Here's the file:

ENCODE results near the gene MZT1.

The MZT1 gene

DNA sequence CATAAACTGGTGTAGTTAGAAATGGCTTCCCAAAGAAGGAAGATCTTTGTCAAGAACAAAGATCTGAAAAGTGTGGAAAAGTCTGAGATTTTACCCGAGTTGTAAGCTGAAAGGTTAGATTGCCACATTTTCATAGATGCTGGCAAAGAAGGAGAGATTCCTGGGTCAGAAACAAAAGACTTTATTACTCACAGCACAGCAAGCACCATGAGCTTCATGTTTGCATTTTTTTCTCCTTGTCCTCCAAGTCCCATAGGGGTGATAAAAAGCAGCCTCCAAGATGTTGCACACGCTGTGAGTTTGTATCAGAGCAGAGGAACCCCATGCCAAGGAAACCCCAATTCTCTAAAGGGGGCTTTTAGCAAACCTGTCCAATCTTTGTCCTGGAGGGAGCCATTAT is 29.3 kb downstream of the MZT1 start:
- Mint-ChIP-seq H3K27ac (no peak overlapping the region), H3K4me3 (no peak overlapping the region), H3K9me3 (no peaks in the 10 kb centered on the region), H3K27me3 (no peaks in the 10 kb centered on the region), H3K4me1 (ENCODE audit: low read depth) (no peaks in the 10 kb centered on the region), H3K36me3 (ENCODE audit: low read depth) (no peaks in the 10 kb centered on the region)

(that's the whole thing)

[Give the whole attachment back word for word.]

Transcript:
ENCODE results near the gene MZT1.

The MZT1 gene

DNA sequence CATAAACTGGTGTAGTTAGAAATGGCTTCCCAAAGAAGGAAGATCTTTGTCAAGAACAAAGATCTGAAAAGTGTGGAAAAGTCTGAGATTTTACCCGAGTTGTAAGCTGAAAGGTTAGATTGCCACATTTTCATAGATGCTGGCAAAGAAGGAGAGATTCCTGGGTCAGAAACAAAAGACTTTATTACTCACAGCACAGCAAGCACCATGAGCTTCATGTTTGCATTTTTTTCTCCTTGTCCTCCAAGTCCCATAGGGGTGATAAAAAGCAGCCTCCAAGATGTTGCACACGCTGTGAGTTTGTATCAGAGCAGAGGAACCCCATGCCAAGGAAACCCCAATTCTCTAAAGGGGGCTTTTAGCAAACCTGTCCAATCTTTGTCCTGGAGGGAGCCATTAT is 29.3 kb downstream of the MZT1 start:
- Mint-ChIP-seq H3K27ac (no peak overlapping the region), H3K4me3 (no peak overlapping the region), H3K9me3 (no peaks in the 10 kb centered on the region), H3K27me3 (no peaks in the 10 kb centered on the region), H3K4me1 (ENCODE audit: low read depth) (no peaks in the 10 kb centered on the region), H3K36me3 (ENCODE audit: low read depth) (no peaks in the 10 kb centered on the region)